measuring mill wear

Discussion on all milling machines vertical & horizontal, including but not limited to Bridgeports, Hardinge, South Bend, Clausing, Van Norman, including imports.

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TRX
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measuring mill wear

Post by TRX » Wed May 10, 2017 8:59 pm

I have an elderly vertical mill that needs some work. Before I commit to that I need to measure the amount of table and knee wear. The spindle is the part that obviously needs work, so I'm mostly interested in the table bits.

It *seems* simple. Put an indicator in the spindle, run the table across the X and Y axes to measure wear. Clamp a square to the table and run the knee up and down to see if the knee ways are worn.

Is this a valid way to check for table wear?

"Better to ask and be thought a fool than forge ahead and remove all doubt..."

Harold_V
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Re: measuring mill wear

Post by Harold_V » Wed May 10, 2017 9:04 pm

Wear of ways is a little more involved than the simple approach you've mentioned. As ways wear, they become loose in the center, so you can't tighten the gibs enough to eliminate clearance that is sure to plague you in use of the machine. One of them that is really irritating is the cross slide, which tends to shift side to side as you reverse travel. That causes cuts to be out of square.

What you expect from the machine is important in any decision you make. I tend to demand perfection, and am not happy with machines that have experienced rust or considerable wear, as each of them eliminates the very thing that makes a machine tool expensive---precision.

It does little good to do superficial repairs on machine tools. You can make them look better, but they may not perform to your expectations.

Harold
Wise people talk because they have something to say. Fools talk because they have to say something.

TRX
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Re: measuring mill wear

Post by TRX » Wed May 10, 2017 10:51 pm

So, what kind of setup would you use to measure that?

spro
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Re: measuring mill wear

Post by spro » Thu May 11, 2017 12:19 am

What do you think Harold? A long sweep from tightened spindle of quill would measure but he already said the spindle bearings are shot.

spro
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Re: measuring mill wear

Post by spro » Thu May 11, 2017 12:25 am

Oh heck,

Harold_V
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Re: measuring mill wear

Post by Harold_V » Thu May 11, 2017 3:16 am

Worn machines tend to be in general poor condition, which is likely no surprise to you. All I know is that when they aren't fit, they are not reliable, and can be very frustrating to use when you're trying to work to specific dimensions, especially with tight tolerances. That's where my experience lies---I am not a machine rebuilder, nor am I privy to the methods of such people. However, I am in the middle of reading Edward F. Connelly's 1955 book, Machine Tool Reconditioning, as I own a B&S surface grinder which requires attention. His book details how one goes about assessing a machine tool, which includes the visual inspection of scraped ways. It would be my recommendation that you pursue the proper methods, so you can make an informed decision in how you should move forward on any machine tool. To do otherwise is not a great choice, as you can put lipstick on a pig, but in the end you still have a pig, but with lipstick.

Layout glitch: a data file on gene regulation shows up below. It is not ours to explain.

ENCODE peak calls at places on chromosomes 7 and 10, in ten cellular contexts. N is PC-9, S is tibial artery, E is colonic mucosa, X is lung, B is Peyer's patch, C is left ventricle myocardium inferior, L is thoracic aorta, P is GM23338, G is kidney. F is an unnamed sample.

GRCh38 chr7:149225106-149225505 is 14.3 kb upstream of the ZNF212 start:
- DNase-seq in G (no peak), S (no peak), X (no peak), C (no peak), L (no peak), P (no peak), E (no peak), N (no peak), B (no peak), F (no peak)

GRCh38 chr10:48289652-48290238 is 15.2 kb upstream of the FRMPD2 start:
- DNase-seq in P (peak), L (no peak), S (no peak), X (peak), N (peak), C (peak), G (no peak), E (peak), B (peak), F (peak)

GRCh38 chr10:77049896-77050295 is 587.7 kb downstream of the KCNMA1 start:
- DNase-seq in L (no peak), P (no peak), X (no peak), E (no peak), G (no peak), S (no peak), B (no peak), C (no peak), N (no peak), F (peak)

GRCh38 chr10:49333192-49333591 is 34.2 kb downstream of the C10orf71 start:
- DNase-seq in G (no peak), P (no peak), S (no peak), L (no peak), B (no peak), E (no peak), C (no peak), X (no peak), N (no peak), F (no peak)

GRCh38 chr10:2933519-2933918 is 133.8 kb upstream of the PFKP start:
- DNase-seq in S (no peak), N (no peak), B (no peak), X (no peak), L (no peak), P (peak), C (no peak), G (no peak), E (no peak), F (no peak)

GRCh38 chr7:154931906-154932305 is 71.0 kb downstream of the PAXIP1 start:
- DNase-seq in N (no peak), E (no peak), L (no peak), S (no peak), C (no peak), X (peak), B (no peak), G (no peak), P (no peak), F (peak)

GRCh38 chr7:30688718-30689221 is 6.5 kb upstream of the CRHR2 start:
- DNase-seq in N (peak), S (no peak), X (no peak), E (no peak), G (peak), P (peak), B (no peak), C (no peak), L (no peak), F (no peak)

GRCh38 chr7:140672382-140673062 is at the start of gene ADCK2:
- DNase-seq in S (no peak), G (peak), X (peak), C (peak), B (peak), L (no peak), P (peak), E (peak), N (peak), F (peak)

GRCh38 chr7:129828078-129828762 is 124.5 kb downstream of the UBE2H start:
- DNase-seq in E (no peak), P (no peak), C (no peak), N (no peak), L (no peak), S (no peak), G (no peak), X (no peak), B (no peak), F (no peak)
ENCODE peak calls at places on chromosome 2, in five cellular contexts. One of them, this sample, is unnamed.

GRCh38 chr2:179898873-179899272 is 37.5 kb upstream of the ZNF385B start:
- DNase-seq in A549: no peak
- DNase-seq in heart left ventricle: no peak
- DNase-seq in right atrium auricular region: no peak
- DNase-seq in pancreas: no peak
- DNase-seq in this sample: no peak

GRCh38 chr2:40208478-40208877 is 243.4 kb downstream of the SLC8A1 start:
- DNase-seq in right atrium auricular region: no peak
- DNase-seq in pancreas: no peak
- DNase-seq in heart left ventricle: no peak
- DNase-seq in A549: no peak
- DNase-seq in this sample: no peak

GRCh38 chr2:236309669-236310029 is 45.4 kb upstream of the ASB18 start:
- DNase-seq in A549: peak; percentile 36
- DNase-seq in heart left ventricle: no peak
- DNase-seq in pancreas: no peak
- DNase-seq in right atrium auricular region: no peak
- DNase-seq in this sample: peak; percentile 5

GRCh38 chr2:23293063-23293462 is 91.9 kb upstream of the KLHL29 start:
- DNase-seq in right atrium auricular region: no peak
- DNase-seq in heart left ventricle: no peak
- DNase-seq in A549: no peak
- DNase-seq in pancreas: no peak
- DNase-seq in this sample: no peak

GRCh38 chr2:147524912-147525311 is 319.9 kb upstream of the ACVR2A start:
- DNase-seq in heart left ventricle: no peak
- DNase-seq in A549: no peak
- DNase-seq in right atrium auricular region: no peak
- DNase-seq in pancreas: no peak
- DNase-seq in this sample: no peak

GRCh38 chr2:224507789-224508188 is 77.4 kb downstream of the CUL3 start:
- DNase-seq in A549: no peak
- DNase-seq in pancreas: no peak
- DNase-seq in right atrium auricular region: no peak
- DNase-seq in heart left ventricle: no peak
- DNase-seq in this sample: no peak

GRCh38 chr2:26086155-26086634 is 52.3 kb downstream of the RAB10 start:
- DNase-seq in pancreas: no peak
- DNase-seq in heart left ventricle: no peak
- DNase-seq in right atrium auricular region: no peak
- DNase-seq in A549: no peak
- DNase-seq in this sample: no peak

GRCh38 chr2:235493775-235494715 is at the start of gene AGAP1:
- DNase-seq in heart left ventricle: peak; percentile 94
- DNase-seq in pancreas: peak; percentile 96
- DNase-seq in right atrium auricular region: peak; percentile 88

Having experience the use of a Gorton 8-D mill, both before and after a full mechanical restoration, I can attest that a junk machine can be fully restored to usefulness, possibly even better than original condition. The problem is it's VERY labor intensive, and would require the replacement of screws and nuts, as well as realignment of their relationship to the now changed slides. It is not for the faint of heart, and requires a considerable investment of time and money to acquire the proper tools and skills required.

Harold
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TRX
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Re: measuring mill wear

Post by TRX » Thu May 11, 2017 8:34 am

What I want to determine is *how* worn the ways are.

If it's .001" across 12", that's good enough for what I do. If it's .010" across 12", I have better things to do with my time.

For that matter, if I bought a brand new machine, how do I verify its accuracy? It's the same thing.

John Hasler
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Re: measuring mill wear

Post by John Hasler » Thu May 11, 2017 9:05 am

Lock the Y. Run the X to one end and tighten the gibs until the table will just move. Move it to center and see if you can wiggle it, and see how much the gibs have to be tightened to lock it. Do the same from the other end. Repeat with the Y after locking the X.

John Evans
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Re: measuring mill wear

Post by John Evans » Thu May 11, 2017 10:50 am

Yep,John H has the method I use. I call that wear Bridgeportitis ! Usually caused by mounting the vise in the center of the table and doing all work in the center third or so of table travel.
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pete